True Mothers is one of Naomi Kawase’s best films to date, a thoughtful drama about the shame associated with unconventional motherhood. Keep up to date with our TIFF ’20 coverage.
It’s a shame that Naomi Kawase’s features have a tendency to vanish from English-speaking countries as soon as they make their festival run, because she’s a uniquely thoughtful, sensitive filmmaker. True Mothers is perhaps my favourite of her films I’ve seen (Still the Water, Sweet Bean, and Vision) because of how smartly it deals with what it means to be a mother, and sadly, the sheer amount of shame that is associated with it.
True Mothers is the rare story of an adoption told from two perspectives and in two parts: first, the adoptive mother, Satoko (Hiromi Nagasaku), and then, the birth mother, Hikari (Aju Makita). Both women’s stories start before their son was born, and both women’s stories continue well after, until they meet again. Because Hikari got pregnant too young, at 14, her family is ashamed of her, attempting to hide the pregnancy altogether, and then expecting her to get over the traumatic separation from her child immediately. By contrast, Atoko was unable to get pregnant due to her husband’s infertility, a source of such shame for him that he suggests she consider divorcing him on learning of his problem. Their inability to get pregnant is a source of shame for both of them. This is magnified for all parties involved because Japanese culture strongly emphasizes genetic bonds, something Hirokazu Koreeda explored less effectively in Like Father, Like Son.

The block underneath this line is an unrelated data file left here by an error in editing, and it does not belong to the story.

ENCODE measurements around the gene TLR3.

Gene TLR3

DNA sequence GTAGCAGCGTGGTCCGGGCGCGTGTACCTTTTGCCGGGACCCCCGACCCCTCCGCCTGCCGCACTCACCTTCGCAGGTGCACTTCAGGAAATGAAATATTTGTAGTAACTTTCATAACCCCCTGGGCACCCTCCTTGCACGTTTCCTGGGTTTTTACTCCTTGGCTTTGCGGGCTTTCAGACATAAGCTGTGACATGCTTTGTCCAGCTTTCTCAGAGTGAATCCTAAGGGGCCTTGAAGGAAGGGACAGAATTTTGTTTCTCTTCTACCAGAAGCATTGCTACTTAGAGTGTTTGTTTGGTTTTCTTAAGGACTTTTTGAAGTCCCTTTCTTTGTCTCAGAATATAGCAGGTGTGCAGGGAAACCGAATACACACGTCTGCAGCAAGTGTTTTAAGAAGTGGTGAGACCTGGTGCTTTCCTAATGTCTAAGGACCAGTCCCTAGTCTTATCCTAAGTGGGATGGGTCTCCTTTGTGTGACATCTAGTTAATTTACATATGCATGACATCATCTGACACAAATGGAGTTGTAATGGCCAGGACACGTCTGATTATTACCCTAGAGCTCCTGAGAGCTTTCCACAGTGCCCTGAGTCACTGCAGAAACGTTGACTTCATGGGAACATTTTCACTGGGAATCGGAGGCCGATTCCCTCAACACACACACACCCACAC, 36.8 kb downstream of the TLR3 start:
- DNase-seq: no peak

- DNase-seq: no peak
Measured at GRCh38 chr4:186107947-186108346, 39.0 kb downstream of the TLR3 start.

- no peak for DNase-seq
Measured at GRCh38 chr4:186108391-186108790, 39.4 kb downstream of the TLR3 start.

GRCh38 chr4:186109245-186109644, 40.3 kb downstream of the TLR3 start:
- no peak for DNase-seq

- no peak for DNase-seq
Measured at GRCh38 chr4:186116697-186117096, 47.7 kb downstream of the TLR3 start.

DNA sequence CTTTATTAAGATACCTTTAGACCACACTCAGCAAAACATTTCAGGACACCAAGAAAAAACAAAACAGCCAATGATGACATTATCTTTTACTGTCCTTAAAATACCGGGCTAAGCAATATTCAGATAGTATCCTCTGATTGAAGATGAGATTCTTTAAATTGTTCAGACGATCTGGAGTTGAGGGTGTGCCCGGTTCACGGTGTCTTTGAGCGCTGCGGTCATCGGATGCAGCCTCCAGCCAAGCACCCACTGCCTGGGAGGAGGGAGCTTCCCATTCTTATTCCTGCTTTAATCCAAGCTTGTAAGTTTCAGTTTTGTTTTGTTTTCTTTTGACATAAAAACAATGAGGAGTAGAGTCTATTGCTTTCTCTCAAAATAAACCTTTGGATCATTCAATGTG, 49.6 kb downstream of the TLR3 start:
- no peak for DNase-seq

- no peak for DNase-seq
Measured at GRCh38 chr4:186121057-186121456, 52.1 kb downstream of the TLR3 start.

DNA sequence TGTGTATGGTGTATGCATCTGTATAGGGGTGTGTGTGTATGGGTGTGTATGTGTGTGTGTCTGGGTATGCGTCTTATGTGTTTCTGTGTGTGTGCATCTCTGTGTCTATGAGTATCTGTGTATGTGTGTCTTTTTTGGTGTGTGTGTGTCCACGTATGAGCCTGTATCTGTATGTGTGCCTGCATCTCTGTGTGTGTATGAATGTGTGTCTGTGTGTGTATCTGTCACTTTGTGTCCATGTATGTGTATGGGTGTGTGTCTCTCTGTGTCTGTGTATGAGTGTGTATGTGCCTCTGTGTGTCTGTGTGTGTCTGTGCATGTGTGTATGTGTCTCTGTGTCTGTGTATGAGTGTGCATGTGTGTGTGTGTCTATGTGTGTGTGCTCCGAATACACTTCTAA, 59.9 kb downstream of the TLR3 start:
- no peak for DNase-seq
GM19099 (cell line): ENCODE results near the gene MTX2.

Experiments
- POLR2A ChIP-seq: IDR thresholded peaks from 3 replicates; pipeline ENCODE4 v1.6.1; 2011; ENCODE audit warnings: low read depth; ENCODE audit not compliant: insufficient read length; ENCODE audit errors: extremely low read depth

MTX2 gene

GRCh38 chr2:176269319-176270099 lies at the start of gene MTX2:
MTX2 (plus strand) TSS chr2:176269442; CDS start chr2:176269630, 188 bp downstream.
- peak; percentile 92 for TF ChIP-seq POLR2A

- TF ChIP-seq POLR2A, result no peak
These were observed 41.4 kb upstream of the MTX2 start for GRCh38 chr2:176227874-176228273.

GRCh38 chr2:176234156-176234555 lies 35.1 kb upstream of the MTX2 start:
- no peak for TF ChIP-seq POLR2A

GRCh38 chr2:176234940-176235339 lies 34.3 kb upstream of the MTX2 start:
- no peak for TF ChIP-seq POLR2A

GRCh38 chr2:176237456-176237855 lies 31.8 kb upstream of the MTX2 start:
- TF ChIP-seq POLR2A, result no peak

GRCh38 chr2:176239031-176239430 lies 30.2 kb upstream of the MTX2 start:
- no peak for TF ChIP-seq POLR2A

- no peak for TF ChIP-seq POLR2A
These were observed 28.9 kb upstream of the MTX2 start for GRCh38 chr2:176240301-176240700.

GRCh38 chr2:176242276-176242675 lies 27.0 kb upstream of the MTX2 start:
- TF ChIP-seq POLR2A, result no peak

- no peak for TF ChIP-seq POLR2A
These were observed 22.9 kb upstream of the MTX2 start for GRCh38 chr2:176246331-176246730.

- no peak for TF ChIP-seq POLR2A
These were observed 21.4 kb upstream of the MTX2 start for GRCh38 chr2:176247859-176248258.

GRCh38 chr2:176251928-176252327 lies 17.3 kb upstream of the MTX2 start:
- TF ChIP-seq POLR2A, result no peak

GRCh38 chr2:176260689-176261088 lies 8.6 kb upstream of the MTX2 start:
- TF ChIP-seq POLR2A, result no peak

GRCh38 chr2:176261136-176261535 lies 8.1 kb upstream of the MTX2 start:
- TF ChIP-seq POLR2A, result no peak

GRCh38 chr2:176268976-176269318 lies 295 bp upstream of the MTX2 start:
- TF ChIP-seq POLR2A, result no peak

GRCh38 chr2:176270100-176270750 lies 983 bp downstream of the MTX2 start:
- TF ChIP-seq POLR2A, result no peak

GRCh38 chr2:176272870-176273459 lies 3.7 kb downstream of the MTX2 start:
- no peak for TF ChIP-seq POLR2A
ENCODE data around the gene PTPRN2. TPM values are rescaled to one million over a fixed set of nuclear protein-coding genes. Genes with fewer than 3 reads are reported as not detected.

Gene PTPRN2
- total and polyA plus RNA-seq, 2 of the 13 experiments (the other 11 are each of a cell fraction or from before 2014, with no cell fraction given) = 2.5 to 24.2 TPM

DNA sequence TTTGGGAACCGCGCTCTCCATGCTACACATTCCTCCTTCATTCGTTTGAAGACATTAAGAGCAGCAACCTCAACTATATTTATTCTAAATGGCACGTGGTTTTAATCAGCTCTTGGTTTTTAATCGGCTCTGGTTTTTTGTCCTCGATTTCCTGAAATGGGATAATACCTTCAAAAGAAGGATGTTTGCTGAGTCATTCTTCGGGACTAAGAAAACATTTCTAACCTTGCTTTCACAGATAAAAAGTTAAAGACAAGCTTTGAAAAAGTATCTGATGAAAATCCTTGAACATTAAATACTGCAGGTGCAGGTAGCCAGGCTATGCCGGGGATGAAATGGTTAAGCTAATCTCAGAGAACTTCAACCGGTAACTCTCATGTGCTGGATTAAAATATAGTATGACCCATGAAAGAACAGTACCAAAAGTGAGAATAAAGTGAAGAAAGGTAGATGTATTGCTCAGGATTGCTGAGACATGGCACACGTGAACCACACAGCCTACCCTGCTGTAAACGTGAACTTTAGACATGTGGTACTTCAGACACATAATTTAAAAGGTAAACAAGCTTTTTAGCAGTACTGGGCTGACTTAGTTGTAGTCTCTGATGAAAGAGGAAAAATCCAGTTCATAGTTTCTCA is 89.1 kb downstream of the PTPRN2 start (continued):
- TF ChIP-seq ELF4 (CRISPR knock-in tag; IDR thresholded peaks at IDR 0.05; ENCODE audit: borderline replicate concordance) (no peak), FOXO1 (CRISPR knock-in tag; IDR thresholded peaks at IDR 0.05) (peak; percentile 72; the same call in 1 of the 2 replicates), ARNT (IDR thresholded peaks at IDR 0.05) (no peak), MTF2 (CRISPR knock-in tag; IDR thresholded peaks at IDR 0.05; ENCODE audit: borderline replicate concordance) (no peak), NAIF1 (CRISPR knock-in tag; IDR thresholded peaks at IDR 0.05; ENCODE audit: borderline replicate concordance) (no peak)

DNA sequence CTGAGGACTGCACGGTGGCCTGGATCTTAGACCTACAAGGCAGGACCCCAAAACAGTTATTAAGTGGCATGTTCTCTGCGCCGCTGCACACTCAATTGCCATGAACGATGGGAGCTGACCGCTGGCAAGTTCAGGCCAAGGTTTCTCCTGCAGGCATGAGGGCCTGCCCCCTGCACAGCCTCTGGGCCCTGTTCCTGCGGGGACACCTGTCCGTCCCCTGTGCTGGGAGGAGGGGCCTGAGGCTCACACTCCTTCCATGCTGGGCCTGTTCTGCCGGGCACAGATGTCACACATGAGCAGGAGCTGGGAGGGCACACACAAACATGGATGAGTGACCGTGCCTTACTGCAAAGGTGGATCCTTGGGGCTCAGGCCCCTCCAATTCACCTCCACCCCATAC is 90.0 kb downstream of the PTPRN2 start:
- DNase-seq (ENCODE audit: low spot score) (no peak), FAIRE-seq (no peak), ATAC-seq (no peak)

For both women, the process of getting or creating the boy, Asato (Reo Sato), is a traumatic one, and the trauma doesn’t disappear as soon as the boy is handed off. Instead, Hikaru suffers from depression and marginalization, while Satoko still questions her bond to ot her son whom she didn’t create. Although they are open with their son about his birth mother, a subplot in which someone tries to blackmail the adoptive parents about this suggests that navigating how they tell this story is no easy matter.
Kawase’s often handheld camera gets close to both women, allowing us to share their sense of touch, and feel closer to their experiences. There are no histrionic fits nor melodrama, but there is a quiet melancholy that pervades the film, as we watch the women face so many obstacles, including the societal silence around all unconventional paths to motherhood. Kawase captures a tenderness between Satoko and her husband, in the way she shoots their bodies in space and in relation to one another, even when they struggle to share their feelings about their path to parenthood. She also finds moments of reprieve, usually in nature, when Satoko and her husband go hiking, and when Hikari spends time at the bucolic home owned by the adoption agency.
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